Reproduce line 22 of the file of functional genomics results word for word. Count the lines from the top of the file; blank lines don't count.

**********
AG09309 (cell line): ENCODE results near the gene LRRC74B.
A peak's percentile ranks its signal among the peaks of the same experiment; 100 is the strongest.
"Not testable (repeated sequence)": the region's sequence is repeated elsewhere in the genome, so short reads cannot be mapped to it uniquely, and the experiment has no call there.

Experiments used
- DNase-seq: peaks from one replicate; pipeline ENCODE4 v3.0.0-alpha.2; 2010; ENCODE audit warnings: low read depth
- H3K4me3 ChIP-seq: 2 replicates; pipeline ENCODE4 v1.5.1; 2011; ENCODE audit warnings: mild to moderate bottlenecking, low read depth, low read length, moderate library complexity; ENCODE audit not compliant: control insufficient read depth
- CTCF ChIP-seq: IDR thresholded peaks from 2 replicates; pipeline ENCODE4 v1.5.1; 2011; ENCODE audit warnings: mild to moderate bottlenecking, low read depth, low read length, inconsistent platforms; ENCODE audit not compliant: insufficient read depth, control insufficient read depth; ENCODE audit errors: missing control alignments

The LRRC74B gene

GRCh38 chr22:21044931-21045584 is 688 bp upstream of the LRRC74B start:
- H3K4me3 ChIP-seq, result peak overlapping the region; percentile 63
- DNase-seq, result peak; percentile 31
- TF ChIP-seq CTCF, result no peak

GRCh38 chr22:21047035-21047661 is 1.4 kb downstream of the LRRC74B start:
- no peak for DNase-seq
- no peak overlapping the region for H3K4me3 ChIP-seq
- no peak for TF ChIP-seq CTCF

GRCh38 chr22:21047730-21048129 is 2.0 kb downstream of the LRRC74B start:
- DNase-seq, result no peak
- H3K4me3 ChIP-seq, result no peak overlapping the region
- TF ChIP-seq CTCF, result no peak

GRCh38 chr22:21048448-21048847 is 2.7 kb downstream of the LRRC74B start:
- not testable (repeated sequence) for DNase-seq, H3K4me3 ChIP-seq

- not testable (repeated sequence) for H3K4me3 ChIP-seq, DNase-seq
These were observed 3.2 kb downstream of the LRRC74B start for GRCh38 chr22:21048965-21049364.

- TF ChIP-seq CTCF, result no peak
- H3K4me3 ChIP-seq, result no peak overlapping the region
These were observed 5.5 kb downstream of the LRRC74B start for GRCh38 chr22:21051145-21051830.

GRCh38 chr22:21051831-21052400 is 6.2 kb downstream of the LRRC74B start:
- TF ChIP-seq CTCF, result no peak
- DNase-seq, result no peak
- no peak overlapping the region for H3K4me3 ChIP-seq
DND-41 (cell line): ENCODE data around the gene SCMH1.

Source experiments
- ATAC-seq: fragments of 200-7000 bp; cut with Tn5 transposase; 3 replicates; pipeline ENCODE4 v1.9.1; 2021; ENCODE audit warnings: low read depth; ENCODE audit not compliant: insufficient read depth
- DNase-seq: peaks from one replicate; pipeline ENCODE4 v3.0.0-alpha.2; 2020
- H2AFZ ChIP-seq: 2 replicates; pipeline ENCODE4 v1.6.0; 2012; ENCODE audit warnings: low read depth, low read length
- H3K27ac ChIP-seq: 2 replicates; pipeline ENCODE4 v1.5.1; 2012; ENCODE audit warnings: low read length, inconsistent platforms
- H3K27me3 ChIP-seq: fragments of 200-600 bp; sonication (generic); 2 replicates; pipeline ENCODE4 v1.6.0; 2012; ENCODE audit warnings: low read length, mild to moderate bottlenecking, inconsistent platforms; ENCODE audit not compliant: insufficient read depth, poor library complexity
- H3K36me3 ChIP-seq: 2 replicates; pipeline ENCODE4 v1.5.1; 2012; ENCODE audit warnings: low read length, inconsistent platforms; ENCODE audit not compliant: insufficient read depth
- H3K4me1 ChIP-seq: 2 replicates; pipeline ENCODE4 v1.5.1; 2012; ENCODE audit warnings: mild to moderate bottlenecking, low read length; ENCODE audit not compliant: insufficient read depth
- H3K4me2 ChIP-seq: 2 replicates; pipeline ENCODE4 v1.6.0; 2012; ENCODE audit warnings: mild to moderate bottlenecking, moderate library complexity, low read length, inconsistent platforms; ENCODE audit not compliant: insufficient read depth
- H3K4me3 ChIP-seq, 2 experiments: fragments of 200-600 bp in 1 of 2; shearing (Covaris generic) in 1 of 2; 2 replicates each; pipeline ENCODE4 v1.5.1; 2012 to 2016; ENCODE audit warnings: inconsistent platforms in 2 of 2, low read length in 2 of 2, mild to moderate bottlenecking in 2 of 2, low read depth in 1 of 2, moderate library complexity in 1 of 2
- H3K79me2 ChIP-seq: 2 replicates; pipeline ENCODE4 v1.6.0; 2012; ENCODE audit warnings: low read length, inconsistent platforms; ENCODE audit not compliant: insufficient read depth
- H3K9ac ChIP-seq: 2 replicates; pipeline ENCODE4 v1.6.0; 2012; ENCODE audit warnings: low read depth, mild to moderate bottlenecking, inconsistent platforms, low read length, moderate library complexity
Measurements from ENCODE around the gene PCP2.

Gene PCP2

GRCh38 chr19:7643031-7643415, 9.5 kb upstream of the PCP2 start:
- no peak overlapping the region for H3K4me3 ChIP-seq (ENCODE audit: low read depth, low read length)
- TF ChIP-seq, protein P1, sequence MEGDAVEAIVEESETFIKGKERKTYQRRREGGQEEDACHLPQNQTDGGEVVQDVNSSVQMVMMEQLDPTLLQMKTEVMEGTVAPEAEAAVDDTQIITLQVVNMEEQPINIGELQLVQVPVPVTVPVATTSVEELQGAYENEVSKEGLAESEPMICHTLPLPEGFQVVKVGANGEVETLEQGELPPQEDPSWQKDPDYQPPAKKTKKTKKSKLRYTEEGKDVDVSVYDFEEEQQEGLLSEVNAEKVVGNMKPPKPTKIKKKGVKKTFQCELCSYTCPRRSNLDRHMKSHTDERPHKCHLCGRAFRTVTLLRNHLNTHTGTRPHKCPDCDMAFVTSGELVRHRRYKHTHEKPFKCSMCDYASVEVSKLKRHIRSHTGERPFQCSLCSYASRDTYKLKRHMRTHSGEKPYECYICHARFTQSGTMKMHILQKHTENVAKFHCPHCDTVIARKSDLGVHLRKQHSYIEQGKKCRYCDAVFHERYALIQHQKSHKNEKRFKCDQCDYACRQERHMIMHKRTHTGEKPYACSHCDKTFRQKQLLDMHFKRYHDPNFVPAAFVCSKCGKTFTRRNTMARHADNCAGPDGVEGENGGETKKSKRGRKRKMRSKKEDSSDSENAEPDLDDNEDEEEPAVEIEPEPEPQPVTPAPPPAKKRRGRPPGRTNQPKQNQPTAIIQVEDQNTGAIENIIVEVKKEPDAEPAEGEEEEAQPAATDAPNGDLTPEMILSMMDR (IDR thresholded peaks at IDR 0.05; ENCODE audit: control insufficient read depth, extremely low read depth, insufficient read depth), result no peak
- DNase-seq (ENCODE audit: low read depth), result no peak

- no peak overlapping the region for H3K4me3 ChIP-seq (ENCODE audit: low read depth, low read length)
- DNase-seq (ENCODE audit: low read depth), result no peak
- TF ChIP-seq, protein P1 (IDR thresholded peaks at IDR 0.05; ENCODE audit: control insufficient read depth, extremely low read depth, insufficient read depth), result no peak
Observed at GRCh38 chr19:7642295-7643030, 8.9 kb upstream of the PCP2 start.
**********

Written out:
- not testable (repeated sequence) for DNase-seq, H3K4me3 ChIP-seq